As hospitals contend with a fast-growing number of COVID-19 patients and widespread staffing problems, Massachusetts Gov. Charlie Baker said Thursday that his administration is trying to figure out if there's a way to call upon the National Guard to support doctors and nurses.
The governors of Maine and New Hampshire announced plans in recent days to activate their National Guard units to help alleviate capacity constraints at hospitals in their states. Asked about those announcements Thursday, Baker said he is trying to determine if the Massachusetts National Guard could be called upon without causing more disruption among the health care workforce.
"If there's a way that we can bring the Guard in and involve the Guard as an ancillary and supportive group to support what's going on in the health care system, we'll certainly pursue that and try and put it in place," the governor said, adding that his office has been talking to the National Guard about the issue. "But I don't want to end up in a situation where I literally take people who, as civilians, are doctors and nurses and folks like that out of the existing health care system."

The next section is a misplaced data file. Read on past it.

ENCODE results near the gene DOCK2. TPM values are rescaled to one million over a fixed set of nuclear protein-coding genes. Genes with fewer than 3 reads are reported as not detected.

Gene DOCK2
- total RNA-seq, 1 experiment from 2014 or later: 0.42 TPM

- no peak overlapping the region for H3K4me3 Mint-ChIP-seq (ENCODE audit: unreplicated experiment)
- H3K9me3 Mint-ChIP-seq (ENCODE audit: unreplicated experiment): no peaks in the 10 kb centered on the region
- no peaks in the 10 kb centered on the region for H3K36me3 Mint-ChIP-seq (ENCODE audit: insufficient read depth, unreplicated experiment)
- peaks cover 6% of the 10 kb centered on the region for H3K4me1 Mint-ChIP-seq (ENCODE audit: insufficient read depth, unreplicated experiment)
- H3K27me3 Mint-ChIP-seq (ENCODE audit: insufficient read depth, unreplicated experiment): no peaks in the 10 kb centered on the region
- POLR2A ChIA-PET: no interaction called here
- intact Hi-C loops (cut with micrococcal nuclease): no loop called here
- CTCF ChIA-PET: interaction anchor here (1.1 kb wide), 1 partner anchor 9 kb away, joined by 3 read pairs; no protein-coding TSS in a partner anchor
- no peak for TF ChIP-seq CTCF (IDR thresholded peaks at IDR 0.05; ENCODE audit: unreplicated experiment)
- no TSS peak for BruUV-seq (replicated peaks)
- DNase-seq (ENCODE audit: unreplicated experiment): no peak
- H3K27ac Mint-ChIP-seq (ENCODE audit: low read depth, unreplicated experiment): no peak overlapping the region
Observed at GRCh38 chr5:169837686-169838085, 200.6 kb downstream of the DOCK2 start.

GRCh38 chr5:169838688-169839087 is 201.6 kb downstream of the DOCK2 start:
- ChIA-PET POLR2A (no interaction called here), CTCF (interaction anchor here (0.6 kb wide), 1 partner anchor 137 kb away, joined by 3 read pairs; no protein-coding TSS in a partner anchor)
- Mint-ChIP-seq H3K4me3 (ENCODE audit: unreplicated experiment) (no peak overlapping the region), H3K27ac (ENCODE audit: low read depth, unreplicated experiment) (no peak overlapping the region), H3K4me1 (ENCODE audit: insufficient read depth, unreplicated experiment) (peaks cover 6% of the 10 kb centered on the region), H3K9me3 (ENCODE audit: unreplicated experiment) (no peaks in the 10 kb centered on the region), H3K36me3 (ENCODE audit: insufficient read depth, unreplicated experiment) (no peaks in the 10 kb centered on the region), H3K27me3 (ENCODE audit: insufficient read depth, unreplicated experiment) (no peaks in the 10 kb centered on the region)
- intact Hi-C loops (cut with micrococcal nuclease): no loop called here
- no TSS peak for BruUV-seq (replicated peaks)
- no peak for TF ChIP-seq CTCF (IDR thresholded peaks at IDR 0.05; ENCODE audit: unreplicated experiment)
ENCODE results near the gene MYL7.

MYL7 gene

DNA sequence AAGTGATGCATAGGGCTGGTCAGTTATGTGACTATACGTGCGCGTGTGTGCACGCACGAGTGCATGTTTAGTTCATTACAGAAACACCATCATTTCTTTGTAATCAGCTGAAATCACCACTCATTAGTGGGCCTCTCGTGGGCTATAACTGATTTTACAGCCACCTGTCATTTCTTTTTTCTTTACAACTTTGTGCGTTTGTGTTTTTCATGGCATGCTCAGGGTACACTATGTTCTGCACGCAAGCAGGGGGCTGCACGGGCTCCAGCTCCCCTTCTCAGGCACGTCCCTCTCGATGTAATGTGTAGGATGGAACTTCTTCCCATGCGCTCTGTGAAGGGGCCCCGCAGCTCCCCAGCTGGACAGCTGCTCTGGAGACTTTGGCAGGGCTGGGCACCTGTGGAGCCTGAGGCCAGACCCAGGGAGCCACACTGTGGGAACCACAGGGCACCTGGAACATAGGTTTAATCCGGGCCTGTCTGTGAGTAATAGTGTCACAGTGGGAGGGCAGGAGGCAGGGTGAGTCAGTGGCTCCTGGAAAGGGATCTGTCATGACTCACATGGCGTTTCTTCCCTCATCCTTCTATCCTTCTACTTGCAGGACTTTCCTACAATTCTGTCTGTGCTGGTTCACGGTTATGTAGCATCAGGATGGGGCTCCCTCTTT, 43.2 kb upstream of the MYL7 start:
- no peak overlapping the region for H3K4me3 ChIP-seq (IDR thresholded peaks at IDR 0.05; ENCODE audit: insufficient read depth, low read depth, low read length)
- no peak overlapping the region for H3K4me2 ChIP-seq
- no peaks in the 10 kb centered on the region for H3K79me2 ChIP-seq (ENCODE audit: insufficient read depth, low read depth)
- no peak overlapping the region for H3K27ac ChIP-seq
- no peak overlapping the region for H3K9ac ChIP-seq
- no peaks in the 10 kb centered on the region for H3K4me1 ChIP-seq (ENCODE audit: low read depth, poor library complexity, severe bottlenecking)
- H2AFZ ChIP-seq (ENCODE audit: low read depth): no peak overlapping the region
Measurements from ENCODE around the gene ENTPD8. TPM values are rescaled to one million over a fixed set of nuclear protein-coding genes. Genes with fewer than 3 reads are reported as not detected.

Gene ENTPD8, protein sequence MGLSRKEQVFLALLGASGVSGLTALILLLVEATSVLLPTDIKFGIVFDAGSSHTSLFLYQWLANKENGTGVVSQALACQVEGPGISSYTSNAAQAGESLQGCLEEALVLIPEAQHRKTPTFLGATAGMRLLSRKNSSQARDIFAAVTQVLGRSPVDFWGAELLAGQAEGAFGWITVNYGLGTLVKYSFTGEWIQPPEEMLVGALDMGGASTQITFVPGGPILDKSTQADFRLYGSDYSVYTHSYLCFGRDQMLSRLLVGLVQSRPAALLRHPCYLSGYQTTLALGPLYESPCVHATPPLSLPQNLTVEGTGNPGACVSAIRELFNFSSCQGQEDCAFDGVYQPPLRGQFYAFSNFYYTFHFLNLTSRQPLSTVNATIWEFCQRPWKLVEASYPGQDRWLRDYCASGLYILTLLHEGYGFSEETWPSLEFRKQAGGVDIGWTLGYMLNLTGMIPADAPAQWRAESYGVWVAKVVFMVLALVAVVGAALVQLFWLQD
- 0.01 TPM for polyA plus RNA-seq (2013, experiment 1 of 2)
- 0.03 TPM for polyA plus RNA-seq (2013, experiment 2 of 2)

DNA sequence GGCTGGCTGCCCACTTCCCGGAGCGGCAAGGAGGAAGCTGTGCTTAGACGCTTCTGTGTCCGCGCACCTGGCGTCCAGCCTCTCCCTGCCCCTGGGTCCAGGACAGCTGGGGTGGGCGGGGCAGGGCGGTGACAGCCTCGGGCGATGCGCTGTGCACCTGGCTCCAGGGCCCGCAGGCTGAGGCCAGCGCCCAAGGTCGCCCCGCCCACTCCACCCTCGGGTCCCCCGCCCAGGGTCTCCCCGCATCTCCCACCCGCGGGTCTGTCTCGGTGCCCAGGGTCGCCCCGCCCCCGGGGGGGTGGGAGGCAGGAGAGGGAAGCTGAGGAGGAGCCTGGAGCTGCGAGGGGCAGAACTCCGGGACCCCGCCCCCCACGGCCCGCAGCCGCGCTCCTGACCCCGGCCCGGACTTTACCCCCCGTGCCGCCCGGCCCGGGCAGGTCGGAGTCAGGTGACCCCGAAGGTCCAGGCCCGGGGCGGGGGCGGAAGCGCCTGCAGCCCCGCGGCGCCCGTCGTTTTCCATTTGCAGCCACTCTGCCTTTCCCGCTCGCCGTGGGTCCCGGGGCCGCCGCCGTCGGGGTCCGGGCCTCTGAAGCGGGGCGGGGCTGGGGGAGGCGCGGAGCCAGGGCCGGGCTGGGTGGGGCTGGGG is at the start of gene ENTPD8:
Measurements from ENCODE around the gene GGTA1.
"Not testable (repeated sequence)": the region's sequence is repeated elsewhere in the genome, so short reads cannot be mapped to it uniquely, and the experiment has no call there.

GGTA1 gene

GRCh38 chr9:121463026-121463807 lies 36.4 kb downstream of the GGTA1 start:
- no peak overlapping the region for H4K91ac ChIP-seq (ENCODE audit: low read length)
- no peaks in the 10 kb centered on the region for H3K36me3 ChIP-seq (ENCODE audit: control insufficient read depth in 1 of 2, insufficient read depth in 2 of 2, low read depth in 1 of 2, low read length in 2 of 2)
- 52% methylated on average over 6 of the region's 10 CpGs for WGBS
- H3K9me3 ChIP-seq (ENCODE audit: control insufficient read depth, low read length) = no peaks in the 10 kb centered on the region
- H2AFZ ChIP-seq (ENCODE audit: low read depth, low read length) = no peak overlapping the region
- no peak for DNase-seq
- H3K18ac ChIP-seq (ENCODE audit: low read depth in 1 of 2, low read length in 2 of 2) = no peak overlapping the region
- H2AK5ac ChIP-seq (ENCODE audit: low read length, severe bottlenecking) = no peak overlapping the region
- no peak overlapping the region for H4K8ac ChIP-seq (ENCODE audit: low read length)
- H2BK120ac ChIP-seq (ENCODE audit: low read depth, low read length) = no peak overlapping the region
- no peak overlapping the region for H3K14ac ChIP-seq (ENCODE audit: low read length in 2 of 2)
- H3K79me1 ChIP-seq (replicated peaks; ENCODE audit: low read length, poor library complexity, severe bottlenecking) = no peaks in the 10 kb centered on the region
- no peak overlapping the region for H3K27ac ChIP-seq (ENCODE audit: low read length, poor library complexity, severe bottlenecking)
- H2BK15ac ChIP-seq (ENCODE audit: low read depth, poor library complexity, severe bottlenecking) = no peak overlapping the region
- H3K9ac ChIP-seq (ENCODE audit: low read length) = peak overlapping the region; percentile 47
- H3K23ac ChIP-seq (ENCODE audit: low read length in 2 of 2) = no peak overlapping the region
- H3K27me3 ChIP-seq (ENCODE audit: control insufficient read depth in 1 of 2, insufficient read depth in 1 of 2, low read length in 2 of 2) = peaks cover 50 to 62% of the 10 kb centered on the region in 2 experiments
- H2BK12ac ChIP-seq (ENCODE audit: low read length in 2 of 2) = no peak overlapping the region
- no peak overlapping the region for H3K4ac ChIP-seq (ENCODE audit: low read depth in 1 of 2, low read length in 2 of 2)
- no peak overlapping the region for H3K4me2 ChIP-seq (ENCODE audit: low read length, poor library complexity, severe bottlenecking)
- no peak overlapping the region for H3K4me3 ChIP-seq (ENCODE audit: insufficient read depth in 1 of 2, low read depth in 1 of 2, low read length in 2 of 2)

There were 1,204 people hospitalized with COVID-19 as of Wednesday's update from the Department of Public Health -- up nearly 134 percent in the last month and up about 60 percent since the Baker administration announced its order requiring hospitals to scale back non-essential and non-urgent scheduled procedures if they don't have at least 15 percent capacity available.
Baker also said Thursday that he has "no plans at this particular time to pursue field hospitals," which were pressed into action early in the pandemic and then again as cases spiked last winter. "We talk to the hospitals two or three times a week about capacity generally and are going to continue to do that going forward," he said. "And if we need to make adjustments based on those conversations, I think we've demonstrated over the past two years we will."